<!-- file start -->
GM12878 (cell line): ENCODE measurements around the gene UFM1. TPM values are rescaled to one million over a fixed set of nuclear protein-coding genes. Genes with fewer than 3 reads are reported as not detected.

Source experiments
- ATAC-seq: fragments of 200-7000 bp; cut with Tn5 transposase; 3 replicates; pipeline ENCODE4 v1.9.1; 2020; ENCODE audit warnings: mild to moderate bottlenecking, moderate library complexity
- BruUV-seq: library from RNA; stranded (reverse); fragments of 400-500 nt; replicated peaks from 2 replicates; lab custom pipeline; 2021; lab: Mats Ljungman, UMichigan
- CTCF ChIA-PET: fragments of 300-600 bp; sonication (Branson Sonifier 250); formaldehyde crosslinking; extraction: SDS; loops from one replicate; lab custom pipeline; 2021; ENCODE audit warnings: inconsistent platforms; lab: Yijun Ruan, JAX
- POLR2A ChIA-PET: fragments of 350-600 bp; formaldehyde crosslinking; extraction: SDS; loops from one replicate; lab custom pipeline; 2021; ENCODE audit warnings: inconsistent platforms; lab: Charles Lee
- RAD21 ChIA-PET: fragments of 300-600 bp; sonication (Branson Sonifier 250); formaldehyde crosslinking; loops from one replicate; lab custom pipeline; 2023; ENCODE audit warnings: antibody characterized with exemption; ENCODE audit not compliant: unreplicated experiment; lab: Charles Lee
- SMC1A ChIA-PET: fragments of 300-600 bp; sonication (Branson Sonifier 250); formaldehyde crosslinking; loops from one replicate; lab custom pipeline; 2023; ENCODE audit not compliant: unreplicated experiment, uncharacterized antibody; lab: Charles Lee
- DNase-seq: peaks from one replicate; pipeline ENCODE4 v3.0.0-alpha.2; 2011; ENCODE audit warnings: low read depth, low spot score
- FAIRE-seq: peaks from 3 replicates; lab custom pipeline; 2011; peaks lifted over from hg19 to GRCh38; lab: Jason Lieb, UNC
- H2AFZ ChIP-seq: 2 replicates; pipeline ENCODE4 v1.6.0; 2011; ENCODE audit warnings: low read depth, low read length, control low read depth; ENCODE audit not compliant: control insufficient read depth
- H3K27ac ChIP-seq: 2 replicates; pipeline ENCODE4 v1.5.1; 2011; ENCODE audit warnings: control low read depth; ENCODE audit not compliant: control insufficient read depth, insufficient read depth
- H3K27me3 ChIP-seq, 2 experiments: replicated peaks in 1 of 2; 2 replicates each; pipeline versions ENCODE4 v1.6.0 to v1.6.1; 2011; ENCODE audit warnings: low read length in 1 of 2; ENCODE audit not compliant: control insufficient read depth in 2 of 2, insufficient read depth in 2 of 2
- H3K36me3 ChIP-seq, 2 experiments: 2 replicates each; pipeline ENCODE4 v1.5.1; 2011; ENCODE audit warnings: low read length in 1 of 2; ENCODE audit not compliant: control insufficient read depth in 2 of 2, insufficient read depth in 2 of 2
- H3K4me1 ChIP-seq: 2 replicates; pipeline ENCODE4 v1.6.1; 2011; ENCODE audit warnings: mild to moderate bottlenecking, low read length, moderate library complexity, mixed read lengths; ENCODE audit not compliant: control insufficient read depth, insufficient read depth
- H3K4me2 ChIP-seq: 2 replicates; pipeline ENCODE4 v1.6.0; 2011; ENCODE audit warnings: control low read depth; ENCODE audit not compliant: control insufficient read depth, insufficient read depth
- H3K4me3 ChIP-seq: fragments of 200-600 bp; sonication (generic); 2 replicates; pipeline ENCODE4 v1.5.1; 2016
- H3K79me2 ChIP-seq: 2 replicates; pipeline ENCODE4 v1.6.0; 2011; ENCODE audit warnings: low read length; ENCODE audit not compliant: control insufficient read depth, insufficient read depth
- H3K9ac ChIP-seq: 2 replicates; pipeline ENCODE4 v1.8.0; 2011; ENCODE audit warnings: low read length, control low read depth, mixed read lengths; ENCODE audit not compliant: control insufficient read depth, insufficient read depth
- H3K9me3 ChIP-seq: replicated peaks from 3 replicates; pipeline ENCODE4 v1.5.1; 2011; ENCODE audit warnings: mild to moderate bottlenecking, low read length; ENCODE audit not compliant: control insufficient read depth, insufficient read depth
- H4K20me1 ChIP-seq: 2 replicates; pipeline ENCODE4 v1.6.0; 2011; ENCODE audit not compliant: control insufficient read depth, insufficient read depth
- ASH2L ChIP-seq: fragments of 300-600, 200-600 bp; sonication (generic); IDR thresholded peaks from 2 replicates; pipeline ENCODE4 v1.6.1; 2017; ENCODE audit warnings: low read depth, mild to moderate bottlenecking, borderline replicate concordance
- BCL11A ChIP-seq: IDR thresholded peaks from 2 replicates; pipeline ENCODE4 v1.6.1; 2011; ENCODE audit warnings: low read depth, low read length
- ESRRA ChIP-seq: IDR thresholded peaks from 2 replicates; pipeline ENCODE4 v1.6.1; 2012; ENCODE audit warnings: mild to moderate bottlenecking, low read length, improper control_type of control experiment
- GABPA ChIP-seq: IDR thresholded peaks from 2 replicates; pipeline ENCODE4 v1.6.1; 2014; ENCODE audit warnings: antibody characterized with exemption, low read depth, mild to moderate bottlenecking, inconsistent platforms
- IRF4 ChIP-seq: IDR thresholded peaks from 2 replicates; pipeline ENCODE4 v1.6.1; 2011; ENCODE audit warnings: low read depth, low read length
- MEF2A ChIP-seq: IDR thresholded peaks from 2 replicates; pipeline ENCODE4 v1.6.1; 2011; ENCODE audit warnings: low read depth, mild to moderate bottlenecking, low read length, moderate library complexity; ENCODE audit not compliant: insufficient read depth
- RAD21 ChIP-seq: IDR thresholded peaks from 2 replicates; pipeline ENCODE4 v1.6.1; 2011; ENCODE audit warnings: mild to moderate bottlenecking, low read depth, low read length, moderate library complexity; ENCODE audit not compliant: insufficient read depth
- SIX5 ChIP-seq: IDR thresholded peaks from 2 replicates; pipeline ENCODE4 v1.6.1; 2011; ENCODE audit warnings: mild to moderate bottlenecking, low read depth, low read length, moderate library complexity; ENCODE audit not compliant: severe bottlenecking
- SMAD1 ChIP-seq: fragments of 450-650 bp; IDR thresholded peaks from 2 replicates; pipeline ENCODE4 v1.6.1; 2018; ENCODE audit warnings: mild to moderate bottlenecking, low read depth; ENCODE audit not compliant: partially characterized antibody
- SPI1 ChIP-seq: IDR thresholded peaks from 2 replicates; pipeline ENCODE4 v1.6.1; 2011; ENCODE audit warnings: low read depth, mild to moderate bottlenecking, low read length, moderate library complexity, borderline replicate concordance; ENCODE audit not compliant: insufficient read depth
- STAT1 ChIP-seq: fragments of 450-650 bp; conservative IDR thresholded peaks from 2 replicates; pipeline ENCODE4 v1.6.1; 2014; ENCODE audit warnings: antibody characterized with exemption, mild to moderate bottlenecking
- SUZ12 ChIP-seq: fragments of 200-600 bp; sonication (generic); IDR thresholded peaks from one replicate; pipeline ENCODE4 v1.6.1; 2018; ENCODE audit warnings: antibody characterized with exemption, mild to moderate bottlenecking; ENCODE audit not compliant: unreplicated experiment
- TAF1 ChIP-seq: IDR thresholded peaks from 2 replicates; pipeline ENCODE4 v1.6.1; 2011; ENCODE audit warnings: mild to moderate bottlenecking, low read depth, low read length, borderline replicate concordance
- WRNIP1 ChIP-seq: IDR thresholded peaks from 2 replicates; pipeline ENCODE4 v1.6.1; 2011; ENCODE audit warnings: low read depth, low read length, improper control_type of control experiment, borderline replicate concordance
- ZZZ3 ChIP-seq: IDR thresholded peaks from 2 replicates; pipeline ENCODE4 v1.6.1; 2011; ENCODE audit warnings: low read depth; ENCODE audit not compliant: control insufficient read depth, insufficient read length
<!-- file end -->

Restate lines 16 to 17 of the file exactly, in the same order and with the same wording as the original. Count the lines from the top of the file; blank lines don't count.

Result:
- H3K4me2 ChIP-seq: 2 replicates; pipeline ENCODE4 v1.6.0; 2011; ENCODE audit warnings: control low read depth; ENCODE audit not compliant: control insufficient read depth, insufficient read depth
- H3K4me3 ChIP-seq: fragments of 200-600 bp; sonication (generic); 2 replicates; pipeline ENCODE4 v1.5.1; 2016